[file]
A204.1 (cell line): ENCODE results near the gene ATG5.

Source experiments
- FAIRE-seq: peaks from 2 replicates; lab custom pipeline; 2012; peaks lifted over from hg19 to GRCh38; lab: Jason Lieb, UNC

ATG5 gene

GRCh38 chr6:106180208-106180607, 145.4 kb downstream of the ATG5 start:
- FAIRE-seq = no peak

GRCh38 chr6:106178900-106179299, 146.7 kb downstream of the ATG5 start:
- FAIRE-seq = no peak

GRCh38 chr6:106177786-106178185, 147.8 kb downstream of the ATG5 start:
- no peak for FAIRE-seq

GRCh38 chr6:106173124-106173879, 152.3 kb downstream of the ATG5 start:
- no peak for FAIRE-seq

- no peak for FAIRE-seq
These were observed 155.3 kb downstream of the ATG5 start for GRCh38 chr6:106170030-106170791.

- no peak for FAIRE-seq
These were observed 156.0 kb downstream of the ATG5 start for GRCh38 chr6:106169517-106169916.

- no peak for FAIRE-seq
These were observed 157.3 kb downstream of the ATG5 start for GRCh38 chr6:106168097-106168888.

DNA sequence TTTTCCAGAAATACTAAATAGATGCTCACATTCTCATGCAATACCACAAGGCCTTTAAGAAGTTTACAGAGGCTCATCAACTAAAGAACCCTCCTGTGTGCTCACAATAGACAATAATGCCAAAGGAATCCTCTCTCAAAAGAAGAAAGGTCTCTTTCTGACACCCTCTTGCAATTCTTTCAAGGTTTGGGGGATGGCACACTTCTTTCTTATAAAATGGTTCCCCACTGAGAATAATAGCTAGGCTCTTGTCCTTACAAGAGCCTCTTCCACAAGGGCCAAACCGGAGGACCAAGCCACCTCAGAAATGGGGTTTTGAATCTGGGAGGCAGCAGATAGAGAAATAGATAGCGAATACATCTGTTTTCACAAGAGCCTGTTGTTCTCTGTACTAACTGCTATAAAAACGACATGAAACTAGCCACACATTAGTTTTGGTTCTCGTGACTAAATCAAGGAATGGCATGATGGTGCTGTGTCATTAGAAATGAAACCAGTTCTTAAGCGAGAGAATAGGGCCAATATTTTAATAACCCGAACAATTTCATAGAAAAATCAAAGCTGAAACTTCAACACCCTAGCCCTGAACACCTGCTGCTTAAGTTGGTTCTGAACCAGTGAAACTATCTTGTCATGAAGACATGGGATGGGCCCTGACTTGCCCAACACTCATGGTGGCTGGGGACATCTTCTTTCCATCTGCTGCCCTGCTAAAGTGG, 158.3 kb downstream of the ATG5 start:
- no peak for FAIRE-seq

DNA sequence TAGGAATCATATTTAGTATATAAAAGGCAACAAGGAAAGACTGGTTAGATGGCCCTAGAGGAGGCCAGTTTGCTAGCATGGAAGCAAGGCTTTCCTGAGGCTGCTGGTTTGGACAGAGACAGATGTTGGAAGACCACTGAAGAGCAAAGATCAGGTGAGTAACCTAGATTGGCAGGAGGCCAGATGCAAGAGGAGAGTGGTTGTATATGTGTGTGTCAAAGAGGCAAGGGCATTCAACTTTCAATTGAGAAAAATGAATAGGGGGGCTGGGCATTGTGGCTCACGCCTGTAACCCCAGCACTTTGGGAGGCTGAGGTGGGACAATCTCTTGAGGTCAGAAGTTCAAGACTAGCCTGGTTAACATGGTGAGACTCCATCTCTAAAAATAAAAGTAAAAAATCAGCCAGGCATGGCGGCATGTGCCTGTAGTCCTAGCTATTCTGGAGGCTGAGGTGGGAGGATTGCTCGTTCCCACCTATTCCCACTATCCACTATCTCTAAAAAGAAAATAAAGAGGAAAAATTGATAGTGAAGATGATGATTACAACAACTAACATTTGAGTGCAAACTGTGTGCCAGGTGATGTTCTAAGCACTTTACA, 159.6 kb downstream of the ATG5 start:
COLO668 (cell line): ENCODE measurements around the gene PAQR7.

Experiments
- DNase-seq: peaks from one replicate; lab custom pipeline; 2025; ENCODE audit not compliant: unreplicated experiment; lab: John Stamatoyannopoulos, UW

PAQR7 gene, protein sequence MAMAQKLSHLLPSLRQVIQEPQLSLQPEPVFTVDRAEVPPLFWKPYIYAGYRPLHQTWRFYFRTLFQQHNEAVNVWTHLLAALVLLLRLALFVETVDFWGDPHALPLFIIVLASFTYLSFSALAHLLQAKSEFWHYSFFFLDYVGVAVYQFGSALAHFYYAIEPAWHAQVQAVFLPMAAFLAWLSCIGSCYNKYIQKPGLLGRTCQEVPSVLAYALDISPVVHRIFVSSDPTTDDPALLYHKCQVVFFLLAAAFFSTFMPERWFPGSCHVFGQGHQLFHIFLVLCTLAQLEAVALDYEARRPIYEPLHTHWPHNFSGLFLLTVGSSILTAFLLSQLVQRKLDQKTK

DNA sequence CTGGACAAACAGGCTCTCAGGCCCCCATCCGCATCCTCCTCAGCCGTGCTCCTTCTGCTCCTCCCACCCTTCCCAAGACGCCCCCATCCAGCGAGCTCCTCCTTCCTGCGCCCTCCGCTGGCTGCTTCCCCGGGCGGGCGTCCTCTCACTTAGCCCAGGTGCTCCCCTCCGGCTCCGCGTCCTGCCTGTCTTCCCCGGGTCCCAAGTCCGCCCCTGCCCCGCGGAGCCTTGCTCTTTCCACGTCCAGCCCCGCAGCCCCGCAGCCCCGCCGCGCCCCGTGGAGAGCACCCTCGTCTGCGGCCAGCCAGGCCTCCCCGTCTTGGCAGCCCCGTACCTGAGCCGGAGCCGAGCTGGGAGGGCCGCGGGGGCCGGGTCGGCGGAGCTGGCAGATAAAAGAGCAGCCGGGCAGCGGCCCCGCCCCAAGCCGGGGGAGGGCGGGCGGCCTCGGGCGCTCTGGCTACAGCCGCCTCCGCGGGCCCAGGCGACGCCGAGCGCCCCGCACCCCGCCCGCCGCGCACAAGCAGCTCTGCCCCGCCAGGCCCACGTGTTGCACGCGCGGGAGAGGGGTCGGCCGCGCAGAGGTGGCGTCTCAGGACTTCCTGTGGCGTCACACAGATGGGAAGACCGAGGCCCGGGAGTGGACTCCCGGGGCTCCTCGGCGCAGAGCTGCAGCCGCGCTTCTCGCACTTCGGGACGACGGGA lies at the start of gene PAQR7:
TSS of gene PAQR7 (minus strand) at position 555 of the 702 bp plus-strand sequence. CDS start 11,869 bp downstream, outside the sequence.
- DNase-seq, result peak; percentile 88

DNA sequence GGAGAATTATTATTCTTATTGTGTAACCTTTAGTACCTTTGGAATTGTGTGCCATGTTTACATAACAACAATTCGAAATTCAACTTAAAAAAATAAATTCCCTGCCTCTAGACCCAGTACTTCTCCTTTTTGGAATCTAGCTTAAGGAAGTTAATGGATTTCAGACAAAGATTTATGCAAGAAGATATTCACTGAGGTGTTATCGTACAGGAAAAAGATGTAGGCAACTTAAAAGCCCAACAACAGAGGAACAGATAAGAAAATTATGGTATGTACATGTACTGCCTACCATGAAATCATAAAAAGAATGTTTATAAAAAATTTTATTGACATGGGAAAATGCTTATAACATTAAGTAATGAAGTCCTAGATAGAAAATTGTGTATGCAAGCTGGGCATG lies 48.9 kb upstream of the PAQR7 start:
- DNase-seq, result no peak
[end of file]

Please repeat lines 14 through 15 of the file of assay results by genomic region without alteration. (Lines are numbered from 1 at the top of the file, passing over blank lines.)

These were observed 155.3 kb downstream of the ATG5 start for GRCh38 chr6:106170030-106170791.

- no peak for FAIRE-seq